¿Conoces a alguna científica venezolana y puedes describir, de forma breve, su o sus aportes a la ciencia en Venezuela?
PLAZO: 31/12/2022
Programa Mujeres en Ciencia
ACADEMIA DE CIENCIAS FÍSICAS, MATEMÁTICAS Y NATURALES
INTERVIEW
PUBLIC ADMINISTRATION: PUBLIC VALUE
VOL. 6, NO. 3, PGS. 1–15

ESPAÑOL

Creating Good and Just Societies
A conversation with Mark H. Moore

This interview was conducted by Javier Toro.

Mark H. Moorehas just retired as a Professor of Strategic Public Management at the John F. Kennedy School of Government at Harvard University. He was previously the Hauser Professor of Nonprofit Organizations and the Guggenheim Professor of Criminal Justice Policy and Management at the Kennedy School, the Herbert Simon Professor of Educational Organizations at the Harvard Graduate School of Education, and a Visiting Professor at the Harvard Business School. Among other publications, he is the author Creating Public Value: Strategic Management in Government and Recognizing Public Value: Towards a Public Value Accounting System.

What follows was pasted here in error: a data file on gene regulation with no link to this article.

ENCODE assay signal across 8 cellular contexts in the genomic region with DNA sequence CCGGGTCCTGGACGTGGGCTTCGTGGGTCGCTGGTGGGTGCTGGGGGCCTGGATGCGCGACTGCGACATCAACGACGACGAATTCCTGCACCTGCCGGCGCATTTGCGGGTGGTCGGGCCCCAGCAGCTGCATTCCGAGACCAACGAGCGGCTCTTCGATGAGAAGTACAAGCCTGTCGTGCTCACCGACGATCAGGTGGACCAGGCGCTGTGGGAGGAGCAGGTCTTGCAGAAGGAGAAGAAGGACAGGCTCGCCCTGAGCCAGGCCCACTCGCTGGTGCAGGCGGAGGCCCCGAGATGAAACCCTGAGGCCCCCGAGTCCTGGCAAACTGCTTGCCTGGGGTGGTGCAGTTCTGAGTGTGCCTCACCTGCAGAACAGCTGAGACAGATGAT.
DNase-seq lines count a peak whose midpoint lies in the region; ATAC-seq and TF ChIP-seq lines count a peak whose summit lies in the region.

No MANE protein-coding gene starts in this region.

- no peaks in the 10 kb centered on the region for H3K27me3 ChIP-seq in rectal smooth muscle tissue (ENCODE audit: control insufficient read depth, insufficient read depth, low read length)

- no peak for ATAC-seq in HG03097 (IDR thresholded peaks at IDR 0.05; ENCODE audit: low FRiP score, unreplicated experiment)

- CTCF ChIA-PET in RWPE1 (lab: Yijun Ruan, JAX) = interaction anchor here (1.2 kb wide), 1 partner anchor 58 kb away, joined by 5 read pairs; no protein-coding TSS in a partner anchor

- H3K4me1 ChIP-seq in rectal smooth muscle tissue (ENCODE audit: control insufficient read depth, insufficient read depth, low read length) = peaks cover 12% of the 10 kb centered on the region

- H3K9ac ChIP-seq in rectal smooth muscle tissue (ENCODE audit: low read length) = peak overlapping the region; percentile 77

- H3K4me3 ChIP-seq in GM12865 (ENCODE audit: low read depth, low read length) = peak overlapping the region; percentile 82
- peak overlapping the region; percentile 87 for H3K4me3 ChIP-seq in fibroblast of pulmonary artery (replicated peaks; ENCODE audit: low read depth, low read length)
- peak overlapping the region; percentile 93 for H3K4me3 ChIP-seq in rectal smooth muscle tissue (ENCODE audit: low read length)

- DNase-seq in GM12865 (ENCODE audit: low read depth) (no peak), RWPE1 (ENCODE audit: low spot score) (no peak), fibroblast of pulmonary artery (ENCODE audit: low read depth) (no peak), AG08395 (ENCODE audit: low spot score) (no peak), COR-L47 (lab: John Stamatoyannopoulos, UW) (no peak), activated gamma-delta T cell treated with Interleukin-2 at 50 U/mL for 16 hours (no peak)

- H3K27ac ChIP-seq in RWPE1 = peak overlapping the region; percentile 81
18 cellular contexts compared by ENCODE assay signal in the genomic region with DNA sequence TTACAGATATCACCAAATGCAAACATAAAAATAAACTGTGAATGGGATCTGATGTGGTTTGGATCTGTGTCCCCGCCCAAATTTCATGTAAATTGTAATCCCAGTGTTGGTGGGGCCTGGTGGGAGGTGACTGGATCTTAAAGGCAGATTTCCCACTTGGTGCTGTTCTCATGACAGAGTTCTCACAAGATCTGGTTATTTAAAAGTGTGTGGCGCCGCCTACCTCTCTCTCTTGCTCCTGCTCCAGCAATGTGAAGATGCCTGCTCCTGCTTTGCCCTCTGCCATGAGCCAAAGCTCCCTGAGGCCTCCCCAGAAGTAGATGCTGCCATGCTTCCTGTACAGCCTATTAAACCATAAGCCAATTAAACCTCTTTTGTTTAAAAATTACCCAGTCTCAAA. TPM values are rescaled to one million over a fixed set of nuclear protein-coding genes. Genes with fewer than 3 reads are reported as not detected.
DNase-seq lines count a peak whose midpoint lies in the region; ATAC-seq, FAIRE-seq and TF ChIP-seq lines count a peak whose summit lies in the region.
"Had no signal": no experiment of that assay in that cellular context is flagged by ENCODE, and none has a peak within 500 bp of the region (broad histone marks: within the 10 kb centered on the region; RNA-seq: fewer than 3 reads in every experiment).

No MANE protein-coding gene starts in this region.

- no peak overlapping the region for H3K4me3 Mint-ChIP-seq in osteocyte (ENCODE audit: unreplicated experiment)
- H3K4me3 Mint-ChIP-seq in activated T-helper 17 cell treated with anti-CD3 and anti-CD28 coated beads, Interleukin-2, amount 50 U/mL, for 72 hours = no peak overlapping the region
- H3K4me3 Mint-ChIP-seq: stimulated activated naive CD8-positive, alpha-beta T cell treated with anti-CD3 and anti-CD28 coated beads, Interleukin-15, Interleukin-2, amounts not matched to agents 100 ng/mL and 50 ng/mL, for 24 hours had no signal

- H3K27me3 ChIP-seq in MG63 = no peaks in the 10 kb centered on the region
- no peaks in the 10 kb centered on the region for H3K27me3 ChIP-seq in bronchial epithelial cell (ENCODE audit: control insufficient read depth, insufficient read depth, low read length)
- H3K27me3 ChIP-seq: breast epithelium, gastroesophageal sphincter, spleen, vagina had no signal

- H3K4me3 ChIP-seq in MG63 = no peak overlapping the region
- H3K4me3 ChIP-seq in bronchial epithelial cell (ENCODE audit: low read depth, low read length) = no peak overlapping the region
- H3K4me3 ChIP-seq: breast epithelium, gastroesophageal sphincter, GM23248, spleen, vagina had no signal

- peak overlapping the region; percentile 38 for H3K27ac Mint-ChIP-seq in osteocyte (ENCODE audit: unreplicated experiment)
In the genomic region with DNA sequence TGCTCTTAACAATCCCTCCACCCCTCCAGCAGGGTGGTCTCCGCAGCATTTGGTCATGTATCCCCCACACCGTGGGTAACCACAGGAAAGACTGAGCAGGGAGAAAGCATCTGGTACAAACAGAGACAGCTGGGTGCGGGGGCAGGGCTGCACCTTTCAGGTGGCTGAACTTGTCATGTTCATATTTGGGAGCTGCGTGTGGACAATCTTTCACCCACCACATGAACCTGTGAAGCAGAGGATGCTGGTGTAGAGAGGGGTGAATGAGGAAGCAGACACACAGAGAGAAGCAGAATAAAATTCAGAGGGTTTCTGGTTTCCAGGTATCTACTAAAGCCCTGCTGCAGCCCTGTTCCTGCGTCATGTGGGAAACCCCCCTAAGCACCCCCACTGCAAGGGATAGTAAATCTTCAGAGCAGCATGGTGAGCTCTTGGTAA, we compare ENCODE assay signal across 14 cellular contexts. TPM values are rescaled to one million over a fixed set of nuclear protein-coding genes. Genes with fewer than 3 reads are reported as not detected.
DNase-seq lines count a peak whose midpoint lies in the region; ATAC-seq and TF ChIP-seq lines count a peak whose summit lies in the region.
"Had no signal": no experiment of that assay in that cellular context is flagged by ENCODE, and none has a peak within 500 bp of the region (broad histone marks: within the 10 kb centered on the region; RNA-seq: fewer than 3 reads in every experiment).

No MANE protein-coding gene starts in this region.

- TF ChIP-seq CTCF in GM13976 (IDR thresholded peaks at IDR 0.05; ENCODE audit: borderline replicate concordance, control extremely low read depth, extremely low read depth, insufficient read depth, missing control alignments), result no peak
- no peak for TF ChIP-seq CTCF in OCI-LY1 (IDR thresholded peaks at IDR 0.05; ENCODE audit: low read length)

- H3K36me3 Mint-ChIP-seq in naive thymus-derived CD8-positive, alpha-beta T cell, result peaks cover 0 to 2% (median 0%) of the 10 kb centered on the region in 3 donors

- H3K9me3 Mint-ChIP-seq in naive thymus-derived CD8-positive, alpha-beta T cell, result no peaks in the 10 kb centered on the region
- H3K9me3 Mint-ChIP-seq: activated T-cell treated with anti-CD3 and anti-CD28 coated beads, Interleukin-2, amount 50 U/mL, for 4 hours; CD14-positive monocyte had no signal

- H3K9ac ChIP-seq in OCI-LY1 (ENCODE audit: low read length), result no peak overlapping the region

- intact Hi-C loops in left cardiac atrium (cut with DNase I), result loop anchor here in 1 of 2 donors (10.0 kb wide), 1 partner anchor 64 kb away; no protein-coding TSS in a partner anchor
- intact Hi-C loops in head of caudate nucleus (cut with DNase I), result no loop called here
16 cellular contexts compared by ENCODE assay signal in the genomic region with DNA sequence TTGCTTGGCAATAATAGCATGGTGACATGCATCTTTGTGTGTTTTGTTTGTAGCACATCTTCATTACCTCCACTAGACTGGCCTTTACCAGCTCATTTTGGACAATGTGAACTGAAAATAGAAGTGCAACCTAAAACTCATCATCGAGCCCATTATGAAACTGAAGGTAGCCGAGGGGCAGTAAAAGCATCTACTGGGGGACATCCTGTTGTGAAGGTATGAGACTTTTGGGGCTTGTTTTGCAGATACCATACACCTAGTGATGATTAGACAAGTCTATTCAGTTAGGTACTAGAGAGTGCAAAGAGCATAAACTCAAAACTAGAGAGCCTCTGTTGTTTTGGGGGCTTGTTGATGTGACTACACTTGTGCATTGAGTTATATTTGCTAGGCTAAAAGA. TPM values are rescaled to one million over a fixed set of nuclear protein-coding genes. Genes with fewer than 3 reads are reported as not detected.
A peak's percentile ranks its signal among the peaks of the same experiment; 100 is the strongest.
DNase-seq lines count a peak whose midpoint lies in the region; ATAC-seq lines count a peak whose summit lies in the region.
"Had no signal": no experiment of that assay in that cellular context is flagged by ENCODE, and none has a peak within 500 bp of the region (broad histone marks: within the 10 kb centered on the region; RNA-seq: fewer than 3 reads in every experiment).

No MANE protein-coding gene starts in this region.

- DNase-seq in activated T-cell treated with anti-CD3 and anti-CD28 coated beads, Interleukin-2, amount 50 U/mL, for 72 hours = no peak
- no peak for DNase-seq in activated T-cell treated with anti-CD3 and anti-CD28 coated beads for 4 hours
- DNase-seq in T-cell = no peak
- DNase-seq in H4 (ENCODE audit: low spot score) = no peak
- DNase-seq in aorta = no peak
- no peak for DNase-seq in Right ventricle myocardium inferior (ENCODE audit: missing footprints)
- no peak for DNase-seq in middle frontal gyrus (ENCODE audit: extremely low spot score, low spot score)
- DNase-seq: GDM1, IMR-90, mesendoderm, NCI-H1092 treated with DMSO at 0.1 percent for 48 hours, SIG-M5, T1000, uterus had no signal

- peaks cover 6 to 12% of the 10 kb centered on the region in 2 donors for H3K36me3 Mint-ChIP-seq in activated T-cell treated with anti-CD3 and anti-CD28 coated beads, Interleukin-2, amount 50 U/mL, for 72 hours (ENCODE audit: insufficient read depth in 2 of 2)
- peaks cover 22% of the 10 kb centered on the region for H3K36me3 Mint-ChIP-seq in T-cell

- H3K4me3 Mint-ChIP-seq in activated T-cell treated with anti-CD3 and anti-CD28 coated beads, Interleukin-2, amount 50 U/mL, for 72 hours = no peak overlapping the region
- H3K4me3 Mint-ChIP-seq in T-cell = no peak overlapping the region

What are the proper ends of government in democratic political systems? Is the purpose of government to satisfy individuals?

As you know, there are many words used to describe the “proper ends of government in democratic political systems.” We say, for example, that the goals of a democratic government should be to “advance the general welfare of the society,” or to “promote the common good”, or to “create liberty and justice for all.”

However, there is an important, well known philosophical dilemma implicit in these words. The words “general welfare” and the “common good” suggest that the government has an instrumental, utilitarian purpose —that the material ends pursued by government can justify the means used to achieve them. The words “liberty and justice” evoke what philosophers describe as a deontological philosophical framework —a method that emphasizes the importance of securing individual rights and creating a society that is fair and just as well as materially prosperous. Frequently, these two systems collide in situations where the achievement of some collective “good” seems to require an action that abridges a “fundamental individual human right.”

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